The Real Heroes Behind the THS Olympics


Yining Gan (’20), Catherine Ahn (’20), Priscilla Song (’20), Ellen Kim 20).

For most, Olympics is simply a fun one-day event, but behind the scenes, the Olympic Committee, class officers, and advisors work non-stop for this day all year. While many students spend weeks planning their perfect Olympic outfits, these select students and teachers work tirelessly for months planning and setting up to ensure an enjoyable experience for the whole school.

Leading up to the Olympics, a plethora of different preparations have to be made. While the Olympic Committee and class officers all work on Olympics, each group has its own task to complete. The Olympic Committee figures out which events should take place, ranging from opening, individual, and closing events. After deciding which events should take place, the members must work on setting up any supplies needed for the events. For months preceding Olympics, the committee goes through tedious processes to make sure everything is where it should be, like completing all of the puzzles to make sure the pieces are all there, or counting every penny needed for penny stacking for the Minute-to-Win-It event.

While the Committee works on creating the events, class officers and advisors help their own grade succeed in Olympics. This includes the task of painstakingly creating rosters to place students in events. In addition, they are in charge of writing and planning the class song, filming commercials, and setting up decorations. Creating the roster for the Olympics is the most difficult part of planning, according to Junior Vice President, Hunter Neuman. “Making the roster is the hardest part for us because it can take up to three to six hours. We don’t know exactly who to put into events and if they’ll enjoy it, or even show up. After being classmates for freshman and sophomore year, we have an idea of who the most committed are and who we can trust to show up to their events,” says Neuman. The officers might spend hours planning to put students into events, but their hard work could all go to waste if said students decide not to show up. Making changes that will benefit the majority is also another chance that the Committee and officers have to take. “The hardest thing that goes into organizing Olympics is making sure that every change that we make is a change that will make everyone happy,” says Olympic Committee member Rosie Kang (’20). Every decision made has a pro and a con, and the Committee and officers have to choose the resolution that will benefit the most.

These pre-Olympic preparations are very time consuming and they are worked on for months. Planning begins all the way from early September right up until the night before Olympics. Weeks leading up to the Olympics are filled with late hours spent at school trying to plan every detail. In fact, the committee and class officers stay late at school the night before to decorate their class´s designated corner of the gymnasium.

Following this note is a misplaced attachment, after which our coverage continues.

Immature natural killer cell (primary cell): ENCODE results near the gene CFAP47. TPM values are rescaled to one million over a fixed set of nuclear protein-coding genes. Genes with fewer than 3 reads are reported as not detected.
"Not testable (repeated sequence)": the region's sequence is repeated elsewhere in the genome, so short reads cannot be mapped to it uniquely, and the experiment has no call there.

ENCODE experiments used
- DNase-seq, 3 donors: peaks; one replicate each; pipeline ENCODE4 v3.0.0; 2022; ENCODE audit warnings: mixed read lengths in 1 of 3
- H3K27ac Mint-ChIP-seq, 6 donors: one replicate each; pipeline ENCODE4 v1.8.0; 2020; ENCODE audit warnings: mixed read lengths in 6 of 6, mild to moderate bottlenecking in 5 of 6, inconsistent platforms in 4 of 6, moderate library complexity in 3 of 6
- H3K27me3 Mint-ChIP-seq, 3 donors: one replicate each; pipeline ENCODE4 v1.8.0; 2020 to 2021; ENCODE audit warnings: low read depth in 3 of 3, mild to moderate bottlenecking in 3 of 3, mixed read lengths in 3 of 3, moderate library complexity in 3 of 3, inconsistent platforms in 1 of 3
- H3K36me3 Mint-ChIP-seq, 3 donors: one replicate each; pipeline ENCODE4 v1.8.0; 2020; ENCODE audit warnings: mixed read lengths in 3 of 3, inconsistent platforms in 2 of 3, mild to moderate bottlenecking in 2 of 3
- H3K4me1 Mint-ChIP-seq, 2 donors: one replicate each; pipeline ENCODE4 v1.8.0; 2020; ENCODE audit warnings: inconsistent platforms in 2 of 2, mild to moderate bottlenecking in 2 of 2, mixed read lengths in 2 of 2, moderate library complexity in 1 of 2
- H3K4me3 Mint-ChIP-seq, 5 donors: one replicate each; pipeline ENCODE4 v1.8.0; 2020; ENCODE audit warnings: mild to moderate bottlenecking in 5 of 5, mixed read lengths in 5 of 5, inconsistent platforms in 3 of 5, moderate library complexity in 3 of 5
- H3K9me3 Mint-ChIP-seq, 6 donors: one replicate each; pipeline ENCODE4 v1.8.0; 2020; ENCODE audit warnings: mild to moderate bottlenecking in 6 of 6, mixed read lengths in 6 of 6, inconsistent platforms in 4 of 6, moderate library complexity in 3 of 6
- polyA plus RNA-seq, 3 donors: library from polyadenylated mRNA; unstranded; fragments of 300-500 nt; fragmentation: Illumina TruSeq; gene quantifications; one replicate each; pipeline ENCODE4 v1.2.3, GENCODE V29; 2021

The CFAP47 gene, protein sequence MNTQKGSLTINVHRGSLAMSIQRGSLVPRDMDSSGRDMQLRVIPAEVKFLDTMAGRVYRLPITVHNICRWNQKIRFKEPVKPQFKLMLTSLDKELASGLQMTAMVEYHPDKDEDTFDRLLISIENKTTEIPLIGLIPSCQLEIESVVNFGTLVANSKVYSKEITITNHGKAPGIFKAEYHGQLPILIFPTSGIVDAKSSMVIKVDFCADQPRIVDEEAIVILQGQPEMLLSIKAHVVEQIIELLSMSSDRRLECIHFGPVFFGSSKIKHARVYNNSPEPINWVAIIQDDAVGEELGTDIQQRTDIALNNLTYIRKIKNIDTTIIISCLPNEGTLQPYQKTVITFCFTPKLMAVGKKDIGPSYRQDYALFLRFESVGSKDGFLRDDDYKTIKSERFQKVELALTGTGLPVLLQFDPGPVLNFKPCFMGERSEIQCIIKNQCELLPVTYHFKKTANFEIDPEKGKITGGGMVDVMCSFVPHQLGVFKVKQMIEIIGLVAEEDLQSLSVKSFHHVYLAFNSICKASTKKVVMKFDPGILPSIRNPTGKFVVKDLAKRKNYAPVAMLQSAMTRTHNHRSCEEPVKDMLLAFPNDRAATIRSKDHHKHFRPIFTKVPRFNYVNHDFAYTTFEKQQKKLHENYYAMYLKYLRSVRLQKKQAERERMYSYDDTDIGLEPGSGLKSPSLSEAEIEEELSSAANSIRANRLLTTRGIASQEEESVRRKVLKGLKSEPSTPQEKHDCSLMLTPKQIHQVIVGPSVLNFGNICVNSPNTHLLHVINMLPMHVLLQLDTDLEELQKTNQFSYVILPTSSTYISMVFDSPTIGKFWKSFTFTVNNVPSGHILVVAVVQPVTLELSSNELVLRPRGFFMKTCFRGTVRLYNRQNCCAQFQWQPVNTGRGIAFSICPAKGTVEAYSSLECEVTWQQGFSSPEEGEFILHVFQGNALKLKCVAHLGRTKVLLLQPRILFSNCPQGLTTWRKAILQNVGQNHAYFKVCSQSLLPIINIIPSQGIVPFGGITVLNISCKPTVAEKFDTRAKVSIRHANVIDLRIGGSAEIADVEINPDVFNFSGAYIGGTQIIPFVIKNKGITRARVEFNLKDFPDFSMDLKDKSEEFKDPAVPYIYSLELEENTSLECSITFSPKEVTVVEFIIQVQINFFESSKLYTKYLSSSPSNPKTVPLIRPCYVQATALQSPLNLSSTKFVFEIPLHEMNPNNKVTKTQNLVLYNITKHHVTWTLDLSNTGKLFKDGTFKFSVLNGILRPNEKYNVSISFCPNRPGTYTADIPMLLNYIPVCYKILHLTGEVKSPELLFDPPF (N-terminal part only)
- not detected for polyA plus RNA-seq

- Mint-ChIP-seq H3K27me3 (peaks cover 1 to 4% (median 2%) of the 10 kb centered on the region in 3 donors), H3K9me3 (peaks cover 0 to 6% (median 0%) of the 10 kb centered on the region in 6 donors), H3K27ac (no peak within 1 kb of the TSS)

Class of 2019’s decorations

Chances are you’ve seen the committee and officers set up on the day of Olympics. The committee members work through the day—distinguishable with their purple shirts that clearly state “Olympic Committee”—and run back and forth from the Pitt, which is transformed into a Olympics station. The class officers are always decked out in their class colors, and each class has its own table set up: freshman and sophomores by the tiger statue and juniors and seniors outside the Pitt. The day of Olympics, while still enjoyable, is definitely a stressful and chaotic day for these students, who continue organizing and setting up throughout the day.

Only officers, the committee, and class advisors are allowed inside of the Pitt on Olympic Day. The Pitt is the mitochondria of the school on this day, the powerhouse of Olympics. All of the supplies, games, rulebooks, etc. that are needed in the events come from this room. Before each block (A, B, C, or D), the Olympic Committee goes to each room or gym to hand out the supplies for the events that will be held there. Around 10 minutes before each block starts, the Committee goes on a “supply sweep,” where the members gather all of the supplies from the previous events and distribute the new ones for the upcoming ones.

Olympic Committee setting up the night before

Olympics is definitely one of the school’s favorite traditions. Regardless of grade or athletic ability, all students can find Olympics to be a fun and exciting day. However, none of this would be possible without the efforts of the Olympic Committee, class officers, and advisors, who dedicate hours of their time to ensure that all students have an enjoyable experience.